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5 Outrageous Examples of FBI Intimidation and Entrapment

In the 10 years since the Sept. 11th attacks, the FBI has expanded its powers, transforming into a massive domestic spying agency.
 
 
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In 2010, the FISA court  approved all 1,506 requests by the FBI to electronically monitor suspects. They were also generous with granting “national security letters," which allow the FBI to force credit card companies, financial institutions, and internet service providers to give confidential records about customers’ subscriber information, phone number, email addresses and the websites they’ve visited. The FBI got permission to spy on 14,000 people in this way. 

Do they really think there are 14,000 terrorists living in the US?

That's just the beginning. 

Now, the FBI is  claiming the authority to exercise more surveillance powers, which include undocumented database searches, lie detector tests, trash searches, surveillance squads, investigations of public officials, scholars and journalists and rules that would provide more freedom for agents and informants to not disclose participation in organizations that are targets of FBI surveillance. 

Here are five cases of FBI abuse that show the FBI deserves more scrutiny, not a free pass to continue fighting the so-called “war on terror.” 

1. FBI’s Use of Warrantless GPS Tracking 

Given the fact that Americans have a constitutional right to privacy, one might think you have to get a warrant to place a GPS device in a location that can track a suspect 24 hours a day. Yet, in many cases, law enforcement officers are attaching GPS devices without first getting a warrant.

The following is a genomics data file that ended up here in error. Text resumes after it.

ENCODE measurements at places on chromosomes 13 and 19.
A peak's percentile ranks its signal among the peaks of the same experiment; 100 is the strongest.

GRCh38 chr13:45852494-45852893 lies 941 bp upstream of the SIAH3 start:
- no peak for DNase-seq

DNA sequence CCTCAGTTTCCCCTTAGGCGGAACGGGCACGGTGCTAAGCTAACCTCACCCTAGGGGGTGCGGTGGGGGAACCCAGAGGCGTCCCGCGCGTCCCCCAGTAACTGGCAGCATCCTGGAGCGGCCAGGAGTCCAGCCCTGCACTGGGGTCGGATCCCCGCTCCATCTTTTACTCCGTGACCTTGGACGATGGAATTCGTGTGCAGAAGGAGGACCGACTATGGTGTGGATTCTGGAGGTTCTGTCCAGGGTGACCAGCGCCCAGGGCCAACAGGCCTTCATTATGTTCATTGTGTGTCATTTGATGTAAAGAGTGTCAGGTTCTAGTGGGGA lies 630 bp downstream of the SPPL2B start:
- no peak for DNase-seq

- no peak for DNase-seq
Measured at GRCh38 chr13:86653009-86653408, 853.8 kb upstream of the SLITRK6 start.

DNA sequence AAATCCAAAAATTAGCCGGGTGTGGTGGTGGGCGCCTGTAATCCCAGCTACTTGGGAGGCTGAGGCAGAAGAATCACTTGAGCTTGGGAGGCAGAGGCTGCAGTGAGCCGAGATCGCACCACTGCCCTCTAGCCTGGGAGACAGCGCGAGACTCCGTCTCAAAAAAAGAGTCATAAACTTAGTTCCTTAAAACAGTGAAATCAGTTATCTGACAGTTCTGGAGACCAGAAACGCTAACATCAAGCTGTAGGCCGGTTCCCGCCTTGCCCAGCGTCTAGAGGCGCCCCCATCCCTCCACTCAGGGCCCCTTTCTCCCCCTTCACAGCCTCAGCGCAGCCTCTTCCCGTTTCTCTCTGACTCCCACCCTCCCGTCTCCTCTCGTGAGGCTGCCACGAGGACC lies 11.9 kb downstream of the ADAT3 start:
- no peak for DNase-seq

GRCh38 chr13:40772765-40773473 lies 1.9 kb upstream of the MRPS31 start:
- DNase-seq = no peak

In October 2010, 20-year old Arab-American student Yasir Afifi was  concerned that he had found a pipe bomb when he noticed a “black, rectangular device” attached to his car. Upon finding the device, he posted photos to Reddit.com hoping someone could tell him what was on his vehicle. A couple days later, FBI agents showed up at his apartment to “retrieve the device.” 

Turns out, the mysterious device resembling a bomb, which had understandably petrified Afifi, was a GPS device. 

As a lawsuit filed by the Council on American-Islamic Relations (CAIR) details, “after requesting counsel, the FBI agents continued to make demands of Mr. Afifif and interrogate him…They asked him whether he was a national security threat, whether he was excited about an upcoming (but undisclosed) trip abroad, whether he was having financial difficulties, whether he had been to Yemen, why he traveled overseas, and many other questions.”  

Attorney General Eric Holder and FBI Director Robert Mueller are being sued for violating Afifi’s constitutional rights.   

Nevertheless, the Obama administration has urged the Supreme Court to allow government to attach GPS devices on “suspects’ vehicles to track their every move.” According to the Justice Department, “A person traveling on public thoroughfares has no reasonable expectation of privacy in his movements from one place to another,” and that is why, as of April 2011, they wanted a lower court’s decision that reversed a conviction and life sentence for a drug dealer whose vehicle had a GPS attached without a warrant undone.  

The ACLU of Delaware  filed a brief at the end of May urging Delaware to uphold its ruling on the case of the drug dealer. The brief asserts, “The Fourth Amendment protects all persons, regardless of their location, from government searches, absent exigent circumstances, unless a court has issued a warrant upon proof of probable cause.” It adds, despite the rise in use of “sophisticated electronics,” the New York Court of Appeals, for example, does not find the public’s “socially reasonable expectation that our communications and transactions will remain to a large extent private” has diminished.  

Additionally, the FBI’s use of warrantless GPS tracking is invasive, for the reason outlined by a Washington, DC, federal appeals court: 

 
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